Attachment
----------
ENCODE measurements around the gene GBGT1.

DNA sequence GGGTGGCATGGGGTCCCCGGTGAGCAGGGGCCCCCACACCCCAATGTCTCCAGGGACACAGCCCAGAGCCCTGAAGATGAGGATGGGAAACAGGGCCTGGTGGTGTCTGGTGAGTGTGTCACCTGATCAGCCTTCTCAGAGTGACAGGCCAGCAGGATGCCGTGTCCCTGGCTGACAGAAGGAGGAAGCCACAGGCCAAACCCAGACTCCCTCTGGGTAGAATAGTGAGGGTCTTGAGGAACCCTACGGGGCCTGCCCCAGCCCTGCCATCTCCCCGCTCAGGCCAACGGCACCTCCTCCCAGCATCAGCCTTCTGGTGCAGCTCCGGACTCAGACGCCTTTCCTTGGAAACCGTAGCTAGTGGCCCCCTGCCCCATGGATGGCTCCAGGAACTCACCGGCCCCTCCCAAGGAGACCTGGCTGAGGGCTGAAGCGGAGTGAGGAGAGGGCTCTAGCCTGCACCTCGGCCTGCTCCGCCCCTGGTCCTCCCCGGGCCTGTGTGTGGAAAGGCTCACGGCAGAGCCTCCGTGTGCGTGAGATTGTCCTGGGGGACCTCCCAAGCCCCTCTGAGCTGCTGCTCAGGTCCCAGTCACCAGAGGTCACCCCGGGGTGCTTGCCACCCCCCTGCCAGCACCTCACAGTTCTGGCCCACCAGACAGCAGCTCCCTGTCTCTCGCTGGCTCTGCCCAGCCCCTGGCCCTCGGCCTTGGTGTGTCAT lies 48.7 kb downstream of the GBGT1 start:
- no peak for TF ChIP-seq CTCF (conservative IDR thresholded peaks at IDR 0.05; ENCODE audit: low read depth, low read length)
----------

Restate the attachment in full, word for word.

ENCODE measurements around the gene GBGT1.

DNA sequence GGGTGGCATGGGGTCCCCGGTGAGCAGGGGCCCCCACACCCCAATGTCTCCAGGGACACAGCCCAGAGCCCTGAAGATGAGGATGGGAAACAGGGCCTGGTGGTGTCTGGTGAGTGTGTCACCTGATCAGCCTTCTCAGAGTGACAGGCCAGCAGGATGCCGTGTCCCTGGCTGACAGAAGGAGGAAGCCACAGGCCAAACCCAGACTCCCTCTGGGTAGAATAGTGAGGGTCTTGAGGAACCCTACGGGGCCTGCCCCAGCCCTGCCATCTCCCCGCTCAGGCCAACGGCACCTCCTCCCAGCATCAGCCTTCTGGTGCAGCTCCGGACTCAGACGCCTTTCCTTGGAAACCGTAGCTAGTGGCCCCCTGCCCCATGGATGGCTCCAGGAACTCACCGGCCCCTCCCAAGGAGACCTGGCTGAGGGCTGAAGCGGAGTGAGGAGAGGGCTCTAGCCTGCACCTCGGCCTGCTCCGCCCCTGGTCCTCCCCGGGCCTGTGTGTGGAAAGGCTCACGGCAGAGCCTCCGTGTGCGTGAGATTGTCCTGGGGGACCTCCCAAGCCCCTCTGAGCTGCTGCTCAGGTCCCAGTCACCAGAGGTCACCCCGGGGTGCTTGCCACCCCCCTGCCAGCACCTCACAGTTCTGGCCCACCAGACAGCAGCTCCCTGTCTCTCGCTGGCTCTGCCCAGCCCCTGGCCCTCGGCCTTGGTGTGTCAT lies 48.7 kb downstream of the GBGT1 start:
- no peak for TF ChIP-seq CTCF (conservative IDR thresholded peaks at IDR 0.05; ENCODE audit: low read depth, low read length)